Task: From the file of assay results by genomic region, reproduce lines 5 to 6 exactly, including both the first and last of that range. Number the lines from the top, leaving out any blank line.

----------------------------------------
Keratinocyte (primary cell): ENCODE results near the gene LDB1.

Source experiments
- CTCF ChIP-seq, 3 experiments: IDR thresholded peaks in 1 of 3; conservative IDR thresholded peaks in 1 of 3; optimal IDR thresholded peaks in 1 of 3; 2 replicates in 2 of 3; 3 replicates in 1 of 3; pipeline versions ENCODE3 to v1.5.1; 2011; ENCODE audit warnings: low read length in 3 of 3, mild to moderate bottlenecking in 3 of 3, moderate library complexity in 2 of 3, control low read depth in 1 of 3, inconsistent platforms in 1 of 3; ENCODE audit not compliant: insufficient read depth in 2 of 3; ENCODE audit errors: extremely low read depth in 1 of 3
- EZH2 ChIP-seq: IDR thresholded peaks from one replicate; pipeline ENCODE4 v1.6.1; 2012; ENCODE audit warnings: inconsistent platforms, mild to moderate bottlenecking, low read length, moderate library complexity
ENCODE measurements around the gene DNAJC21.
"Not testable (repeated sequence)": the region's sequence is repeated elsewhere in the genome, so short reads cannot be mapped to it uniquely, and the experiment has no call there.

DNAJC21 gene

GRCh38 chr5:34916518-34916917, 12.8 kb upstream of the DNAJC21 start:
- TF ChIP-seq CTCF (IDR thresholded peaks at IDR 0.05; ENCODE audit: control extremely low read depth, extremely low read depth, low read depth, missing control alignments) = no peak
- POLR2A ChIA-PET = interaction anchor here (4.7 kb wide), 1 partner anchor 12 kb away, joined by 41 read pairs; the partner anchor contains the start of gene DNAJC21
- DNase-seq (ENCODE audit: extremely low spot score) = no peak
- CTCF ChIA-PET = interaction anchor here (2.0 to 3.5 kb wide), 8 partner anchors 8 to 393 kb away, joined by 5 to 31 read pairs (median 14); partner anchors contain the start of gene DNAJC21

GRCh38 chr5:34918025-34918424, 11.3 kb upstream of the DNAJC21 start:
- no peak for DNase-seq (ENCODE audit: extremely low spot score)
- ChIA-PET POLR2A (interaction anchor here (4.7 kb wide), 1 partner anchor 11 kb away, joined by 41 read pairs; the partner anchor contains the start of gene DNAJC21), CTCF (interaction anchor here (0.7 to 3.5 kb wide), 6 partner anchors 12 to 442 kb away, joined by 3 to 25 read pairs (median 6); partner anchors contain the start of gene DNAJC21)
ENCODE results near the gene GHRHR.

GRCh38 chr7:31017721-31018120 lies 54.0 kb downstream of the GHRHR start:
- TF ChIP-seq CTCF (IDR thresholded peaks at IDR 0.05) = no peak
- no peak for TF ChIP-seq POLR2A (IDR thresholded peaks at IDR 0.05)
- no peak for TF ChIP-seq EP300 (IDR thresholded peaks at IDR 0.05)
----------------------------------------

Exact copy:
ENCODE measurements around the gene DNAJC21.
"Not testable (repeated sequence)": the region's sequence is repeated elsewhere in the genome, so short reads cannot be mapped to it uniquely, and the experiment has no call there.